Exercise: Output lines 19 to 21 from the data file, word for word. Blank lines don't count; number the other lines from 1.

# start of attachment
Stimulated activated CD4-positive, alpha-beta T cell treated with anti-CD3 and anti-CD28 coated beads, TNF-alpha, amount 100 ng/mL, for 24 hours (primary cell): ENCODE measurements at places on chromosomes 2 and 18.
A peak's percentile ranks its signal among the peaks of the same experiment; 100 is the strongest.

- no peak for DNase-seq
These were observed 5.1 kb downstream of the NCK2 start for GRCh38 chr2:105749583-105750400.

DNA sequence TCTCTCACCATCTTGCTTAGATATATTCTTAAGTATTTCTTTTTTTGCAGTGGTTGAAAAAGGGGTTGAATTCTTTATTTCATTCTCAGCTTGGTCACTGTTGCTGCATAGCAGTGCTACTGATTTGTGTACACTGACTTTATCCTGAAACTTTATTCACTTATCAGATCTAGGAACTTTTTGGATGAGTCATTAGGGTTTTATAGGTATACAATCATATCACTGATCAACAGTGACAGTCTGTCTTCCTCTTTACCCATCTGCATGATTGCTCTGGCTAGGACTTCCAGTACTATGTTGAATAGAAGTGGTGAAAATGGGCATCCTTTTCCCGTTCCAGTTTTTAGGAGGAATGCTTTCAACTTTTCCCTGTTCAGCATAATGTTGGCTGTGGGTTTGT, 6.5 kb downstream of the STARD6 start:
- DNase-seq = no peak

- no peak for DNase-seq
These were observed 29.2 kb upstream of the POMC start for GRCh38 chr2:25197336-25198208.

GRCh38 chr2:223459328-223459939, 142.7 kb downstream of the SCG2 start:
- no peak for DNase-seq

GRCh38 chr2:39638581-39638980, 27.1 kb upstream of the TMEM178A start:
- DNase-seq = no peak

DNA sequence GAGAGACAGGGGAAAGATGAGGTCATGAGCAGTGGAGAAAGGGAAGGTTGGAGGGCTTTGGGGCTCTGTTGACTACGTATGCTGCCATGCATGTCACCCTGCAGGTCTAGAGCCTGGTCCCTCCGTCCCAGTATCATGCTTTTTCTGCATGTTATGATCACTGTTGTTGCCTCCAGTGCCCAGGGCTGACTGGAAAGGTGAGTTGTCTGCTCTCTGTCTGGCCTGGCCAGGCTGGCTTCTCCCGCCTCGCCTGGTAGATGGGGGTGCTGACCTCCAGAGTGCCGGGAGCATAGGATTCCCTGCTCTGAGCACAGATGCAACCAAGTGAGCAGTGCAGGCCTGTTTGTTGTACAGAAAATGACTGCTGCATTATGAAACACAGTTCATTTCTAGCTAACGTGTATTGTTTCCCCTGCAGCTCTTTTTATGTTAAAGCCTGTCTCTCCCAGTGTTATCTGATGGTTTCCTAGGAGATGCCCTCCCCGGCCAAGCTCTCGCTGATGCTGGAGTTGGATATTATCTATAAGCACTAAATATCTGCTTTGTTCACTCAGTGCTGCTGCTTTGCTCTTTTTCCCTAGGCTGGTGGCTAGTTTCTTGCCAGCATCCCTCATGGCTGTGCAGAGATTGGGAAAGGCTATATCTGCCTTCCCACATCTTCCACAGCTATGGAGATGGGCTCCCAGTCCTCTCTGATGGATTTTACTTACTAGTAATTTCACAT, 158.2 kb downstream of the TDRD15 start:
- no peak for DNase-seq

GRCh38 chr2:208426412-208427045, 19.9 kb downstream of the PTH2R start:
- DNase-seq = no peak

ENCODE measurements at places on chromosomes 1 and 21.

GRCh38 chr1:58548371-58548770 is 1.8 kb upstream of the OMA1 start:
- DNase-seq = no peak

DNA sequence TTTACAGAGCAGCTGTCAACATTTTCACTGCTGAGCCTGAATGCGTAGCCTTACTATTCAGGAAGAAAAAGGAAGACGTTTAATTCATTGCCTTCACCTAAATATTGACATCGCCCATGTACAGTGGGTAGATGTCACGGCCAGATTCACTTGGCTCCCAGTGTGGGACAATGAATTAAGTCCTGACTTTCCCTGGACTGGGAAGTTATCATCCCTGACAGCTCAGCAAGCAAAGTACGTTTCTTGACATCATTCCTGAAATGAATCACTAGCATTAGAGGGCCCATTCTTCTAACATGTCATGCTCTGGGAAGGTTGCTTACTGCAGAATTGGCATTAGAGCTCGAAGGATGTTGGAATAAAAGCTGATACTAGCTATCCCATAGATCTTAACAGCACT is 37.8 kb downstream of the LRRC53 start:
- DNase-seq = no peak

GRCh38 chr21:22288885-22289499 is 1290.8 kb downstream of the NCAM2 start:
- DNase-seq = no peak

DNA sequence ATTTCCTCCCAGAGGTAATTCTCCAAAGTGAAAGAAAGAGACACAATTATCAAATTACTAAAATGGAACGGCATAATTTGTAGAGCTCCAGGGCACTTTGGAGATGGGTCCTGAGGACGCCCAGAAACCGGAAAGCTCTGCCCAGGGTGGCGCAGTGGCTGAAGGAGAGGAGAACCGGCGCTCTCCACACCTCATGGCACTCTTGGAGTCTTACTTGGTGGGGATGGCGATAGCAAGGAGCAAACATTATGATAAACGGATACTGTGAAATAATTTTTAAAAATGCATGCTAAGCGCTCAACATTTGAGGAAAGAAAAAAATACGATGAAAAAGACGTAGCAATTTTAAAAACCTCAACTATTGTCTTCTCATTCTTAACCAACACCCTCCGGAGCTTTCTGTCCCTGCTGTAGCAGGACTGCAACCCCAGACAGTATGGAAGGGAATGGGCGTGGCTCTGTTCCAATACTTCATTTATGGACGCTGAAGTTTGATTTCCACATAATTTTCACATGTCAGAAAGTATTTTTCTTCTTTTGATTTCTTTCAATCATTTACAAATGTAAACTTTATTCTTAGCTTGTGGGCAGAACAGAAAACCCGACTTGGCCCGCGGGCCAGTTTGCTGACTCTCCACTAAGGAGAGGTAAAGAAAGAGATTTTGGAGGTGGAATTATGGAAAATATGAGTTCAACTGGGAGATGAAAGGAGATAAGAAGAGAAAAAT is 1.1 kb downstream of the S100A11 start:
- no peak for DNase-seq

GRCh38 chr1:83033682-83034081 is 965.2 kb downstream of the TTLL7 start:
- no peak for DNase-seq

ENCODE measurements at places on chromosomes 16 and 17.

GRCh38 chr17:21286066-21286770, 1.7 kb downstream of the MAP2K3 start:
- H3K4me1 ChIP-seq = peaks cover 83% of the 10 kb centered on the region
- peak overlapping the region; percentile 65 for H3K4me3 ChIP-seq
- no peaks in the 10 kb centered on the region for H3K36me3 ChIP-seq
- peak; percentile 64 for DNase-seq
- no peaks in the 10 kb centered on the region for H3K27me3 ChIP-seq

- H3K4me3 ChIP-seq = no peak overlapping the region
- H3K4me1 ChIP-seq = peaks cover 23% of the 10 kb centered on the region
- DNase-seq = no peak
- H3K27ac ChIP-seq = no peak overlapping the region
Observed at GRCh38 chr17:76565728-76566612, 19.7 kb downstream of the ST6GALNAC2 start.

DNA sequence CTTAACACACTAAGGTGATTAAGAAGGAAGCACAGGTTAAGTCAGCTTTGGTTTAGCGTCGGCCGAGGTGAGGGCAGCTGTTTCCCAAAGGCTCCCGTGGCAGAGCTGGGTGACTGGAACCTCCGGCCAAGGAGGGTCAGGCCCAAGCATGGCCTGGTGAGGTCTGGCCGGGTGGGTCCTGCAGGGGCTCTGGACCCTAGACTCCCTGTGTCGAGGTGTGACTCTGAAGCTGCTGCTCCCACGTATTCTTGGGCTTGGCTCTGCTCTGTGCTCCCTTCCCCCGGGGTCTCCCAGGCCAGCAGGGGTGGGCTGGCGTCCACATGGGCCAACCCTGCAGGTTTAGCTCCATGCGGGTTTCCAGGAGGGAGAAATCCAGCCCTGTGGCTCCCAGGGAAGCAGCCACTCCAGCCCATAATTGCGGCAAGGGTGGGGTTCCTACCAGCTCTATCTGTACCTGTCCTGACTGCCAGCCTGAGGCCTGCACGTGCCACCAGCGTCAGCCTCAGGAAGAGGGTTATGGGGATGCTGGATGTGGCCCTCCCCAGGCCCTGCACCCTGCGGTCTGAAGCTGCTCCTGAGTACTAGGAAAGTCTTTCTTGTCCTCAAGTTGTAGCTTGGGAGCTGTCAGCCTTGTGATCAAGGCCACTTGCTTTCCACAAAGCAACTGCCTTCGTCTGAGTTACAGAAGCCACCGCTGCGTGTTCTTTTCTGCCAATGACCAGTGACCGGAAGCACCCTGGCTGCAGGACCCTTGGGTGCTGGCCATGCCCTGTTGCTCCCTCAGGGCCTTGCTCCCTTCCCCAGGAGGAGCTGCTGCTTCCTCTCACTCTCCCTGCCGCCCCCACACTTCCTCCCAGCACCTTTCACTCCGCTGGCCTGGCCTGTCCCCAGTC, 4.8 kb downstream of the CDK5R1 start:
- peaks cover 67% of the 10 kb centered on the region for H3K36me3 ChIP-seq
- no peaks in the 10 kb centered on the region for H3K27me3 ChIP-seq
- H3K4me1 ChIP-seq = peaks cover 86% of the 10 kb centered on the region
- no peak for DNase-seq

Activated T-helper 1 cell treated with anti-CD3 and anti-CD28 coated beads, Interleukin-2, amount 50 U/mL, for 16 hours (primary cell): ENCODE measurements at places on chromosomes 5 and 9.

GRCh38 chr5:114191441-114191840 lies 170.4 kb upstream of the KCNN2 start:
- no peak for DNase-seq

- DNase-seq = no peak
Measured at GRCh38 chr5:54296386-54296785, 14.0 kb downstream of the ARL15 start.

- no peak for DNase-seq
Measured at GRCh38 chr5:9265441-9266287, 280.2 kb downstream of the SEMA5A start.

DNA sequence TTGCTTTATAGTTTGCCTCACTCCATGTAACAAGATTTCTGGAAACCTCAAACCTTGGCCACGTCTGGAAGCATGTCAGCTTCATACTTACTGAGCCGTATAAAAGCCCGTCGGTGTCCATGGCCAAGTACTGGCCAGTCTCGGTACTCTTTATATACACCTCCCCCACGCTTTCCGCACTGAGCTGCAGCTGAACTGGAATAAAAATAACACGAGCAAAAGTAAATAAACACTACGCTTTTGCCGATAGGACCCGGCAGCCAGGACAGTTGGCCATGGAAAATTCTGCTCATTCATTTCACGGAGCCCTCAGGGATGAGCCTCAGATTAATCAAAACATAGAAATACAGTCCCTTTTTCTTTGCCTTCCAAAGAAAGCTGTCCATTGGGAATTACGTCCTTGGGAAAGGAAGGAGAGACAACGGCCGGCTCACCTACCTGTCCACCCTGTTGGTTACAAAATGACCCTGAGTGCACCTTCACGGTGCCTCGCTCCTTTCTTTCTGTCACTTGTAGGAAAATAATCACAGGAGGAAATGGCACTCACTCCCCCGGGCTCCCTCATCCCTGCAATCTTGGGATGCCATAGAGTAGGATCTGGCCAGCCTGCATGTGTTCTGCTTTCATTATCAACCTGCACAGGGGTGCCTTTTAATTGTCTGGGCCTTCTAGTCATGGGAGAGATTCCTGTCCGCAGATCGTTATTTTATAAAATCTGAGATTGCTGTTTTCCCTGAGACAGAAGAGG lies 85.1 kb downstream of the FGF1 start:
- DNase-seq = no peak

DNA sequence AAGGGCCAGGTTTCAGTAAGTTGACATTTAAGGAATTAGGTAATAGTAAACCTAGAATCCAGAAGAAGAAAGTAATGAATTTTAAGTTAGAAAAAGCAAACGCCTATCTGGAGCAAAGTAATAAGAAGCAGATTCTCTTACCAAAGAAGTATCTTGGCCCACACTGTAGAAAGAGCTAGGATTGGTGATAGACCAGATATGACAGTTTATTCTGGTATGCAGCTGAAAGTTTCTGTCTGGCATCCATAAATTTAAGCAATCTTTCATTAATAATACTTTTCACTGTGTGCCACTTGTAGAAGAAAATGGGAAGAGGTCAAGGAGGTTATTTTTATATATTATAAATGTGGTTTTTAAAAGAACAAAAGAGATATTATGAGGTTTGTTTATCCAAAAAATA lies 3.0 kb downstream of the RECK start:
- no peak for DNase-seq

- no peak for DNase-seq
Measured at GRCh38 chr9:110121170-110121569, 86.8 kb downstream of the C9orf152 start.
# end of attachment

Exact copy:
- DNase-seq = no peak

DNA sequence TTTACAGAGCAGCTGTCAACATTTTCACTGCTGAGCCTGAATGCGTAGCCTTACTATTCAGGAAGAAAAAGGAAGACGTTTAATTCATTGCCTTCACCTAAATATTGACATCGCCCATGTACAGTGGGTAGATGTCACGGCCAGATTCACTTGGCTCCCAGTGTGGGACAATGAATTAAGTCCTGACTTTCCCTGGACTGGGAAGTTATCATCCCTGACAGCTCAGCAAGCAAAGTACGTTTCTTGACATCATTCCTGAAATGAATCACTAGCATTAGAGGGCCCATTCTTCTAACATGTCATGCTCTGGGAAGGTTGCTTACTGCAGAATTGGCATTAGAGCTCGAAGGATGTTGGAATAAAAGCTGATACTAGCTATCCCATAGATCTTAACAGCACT is 37.8 kb downstream of the LRRC53 start:
- DNase-seq = no peak